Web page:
In their first quarter at Stanford, freshmen are required to come together in dorm lounges across campus to participate in a group event, unaware that they are about to be asked to reveal the most intimate details of their lives — deeply private things, embarrassing things, unfortunate things, regretted things and things they may not have shared with even their closest friends or family — to a room full of strangers. Freshmen have not been warned that they will have to do this. They have not been given a choice to participate. And they have not been provided a compelling reason why they should be required to make these details of their personal lives public to people they do not know nor trust. The event is called Crossing the Line (CTL) — a name that is appropriate because it crosses a line no university ever should.
It’s undeniable that mental illness is a pressing issue on college campuses, especially at Stanford, where students are constantly pressured to succeed. It’s undeniable, too, that stigma against mental illness is a form of ableism — something that blames individuals for their struggles instead of attending to structural issues like a lack of accessibility to mental health resources. Which is why it’s so frustrating to learn that Stanford has made it a matter of institutional policy to treat students struggling with mental illness as security risks to be disciplined, and not as people with disabilities, worthy of respect. Through a gross misapplication of its Dean’s Leave of Absence policy, Stanford has evicted students from on-campus housing and barred them from campus for either expressing suicidal ideas or acting on suicidal thoughts, without regard to the facts of each individual’s case and the possible long-term impact of its actions on students’ health and recovery.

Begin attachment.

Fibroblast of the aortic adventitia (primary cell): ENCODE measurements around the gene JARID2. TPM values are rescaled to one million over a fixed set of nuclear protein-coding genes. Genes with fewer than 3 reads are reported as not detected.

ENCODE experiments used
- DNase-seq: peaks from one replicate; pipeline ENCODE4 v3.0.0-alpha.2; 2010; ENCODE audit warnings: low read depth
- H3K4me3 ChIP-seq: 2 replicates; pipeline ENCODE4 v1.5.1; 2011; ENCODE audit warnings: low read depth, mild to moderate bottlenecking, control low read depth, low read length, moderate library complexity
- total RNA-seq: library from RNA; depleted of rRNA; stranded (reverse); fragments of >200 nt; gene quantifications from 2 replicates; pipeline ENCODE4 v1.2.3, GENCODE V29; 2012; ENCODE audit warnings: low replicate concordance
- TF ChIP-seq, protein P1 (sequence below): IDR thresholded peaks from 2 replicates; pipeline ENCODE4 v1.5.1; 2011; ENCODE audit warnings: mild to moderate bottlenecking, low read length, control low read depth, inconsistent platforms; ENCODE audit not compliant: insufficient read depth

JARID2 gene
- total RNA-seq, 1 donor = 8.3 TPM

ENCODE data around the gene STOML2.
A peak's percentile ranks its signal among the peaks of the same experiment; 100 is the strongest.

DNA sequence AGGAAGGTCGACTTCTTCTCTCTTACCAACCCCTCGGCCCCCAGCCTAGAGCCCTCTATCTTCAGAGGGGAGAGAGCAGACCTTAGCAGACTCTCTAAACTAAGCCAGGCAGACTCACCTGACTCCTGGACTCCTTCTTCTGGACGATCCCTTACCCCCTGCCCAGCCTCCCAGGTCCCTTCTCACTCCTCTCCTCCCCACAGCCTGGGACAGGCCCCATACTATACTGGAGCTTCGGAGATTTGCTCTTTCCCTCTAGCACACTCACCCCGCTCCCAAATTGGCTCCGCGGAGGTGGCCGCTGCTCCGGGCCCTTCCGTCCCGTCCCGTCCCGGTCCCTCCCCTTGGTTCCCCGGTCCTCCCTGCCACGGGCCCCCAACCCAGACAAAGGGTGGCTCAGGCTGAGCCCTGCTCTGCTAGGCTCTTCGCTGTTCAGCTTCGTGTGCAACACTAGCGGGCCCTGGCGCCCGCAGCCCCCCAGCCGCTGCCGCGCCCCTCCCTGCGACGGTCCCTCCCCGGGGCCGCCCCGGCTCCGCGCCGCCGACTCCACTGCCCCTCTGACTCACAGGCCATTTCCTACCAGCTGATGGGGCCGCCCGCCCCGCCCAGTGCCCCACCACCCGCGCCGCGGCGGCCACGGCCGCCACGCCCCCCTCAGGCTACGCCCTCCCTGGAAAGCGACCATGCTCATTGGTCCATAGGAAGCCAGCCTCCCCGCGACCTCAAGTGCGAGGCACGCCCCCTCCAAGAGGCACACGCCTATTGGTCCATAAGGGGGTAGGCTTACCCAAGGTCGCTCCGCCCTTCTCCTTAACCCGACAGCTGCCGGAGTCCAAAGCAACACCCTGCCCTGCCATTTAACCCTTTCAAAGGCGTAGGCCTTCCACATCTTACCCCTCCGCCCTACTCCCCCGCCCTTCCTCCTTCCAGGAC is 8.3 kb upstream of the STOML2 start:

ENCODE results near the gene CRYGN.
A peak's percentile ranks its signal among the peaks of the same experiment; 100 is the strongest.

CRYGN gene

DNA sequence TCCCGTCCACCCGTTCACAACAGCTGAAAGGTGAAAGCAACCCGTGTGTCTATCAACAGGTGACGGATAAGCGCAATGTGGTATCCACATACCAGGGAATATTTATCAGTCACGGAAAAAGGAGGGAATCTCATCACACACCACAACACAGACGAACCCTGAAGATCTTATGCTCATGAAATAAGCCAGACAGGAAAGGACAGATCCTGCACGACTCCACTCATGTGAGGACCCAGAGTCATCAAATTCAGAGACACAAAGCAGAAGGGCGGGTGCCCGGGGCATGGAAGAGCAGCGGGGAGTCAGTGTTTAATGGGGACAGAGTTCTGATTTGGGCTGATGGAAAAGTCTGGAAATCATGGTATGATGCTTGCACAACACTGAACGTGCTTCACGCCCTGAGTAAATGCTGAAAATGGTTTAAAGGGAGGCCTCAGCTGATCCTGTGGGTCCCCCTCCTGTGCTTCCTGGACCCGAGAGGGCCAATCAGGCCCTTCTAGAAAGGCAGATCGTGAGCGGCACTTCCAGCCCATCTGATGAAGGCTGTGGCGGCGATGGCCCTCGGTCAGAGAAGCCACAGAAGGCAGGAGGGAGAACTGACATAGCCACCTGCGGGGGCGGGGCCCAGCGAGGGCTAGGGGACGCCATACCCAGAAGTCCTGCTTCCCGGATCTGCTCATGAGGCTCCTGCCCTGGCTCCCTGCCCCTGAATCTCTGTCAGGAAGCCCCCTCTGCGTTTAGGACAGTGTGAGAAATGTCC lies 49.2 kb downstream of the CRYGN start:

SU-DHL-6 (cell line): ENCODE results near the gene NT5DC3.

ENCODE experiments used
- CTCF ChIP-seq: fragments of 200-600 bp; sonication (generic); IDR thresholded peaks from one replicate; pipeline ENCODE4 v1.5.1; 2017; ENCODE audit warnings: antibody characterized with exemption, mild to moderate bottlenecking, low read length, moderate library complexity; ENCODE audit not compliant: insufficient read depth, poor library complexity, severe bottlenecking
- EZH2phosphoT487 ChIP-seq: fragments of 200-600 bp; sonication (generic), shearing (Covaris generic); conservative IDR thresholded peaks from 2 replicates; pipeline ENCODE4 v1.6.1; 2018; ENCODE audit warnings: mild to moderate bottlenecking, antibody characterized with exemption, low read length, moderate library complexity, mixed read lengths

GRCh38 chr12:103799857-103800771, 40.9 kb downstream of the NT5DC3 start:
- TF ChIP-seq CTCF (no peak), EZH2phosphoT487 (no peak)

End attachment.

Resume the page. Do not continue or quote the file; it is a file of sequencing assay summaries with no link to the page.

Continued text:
In the 2017-2018 academic year, there were 51 instances in which a student drank so much they needed hospitalization — the highest number of medical alcohol transports in the last 12 years.
Outdoor House will be stripped of its outdoor education theme for the 2018-2019 academic year, Residential Education (ResEd) announced Tuesday.
A leaked memo from two Resident Assistants (RAs) in an all-freshman dorm in Stern Hall has revealed the extent to which staff members communicate residents’ social and drinking behavior to Resident Fellows (RFs) on a regular basis.
Students in a new Stanford Law School (SLS) practicum being offered this quarter, LAW 806L, will study alcohol use on college campuses with the end goal of proposing new University policies to Vice Provost of Student Affairs Susie Brubaker-Cole.
“I will be categorical here,” Stephen Stedman says. “Corinne Thomas and I do not discriminate against candidates for staff positions on the basis of mental illness.”
I’m currently an Academic Theme Associate in Crothers. I also have mental illness. I faced immense discrimination when trying to return to Crothers as an RA next year, leading to the deterioration of my mental, emotional and physical health.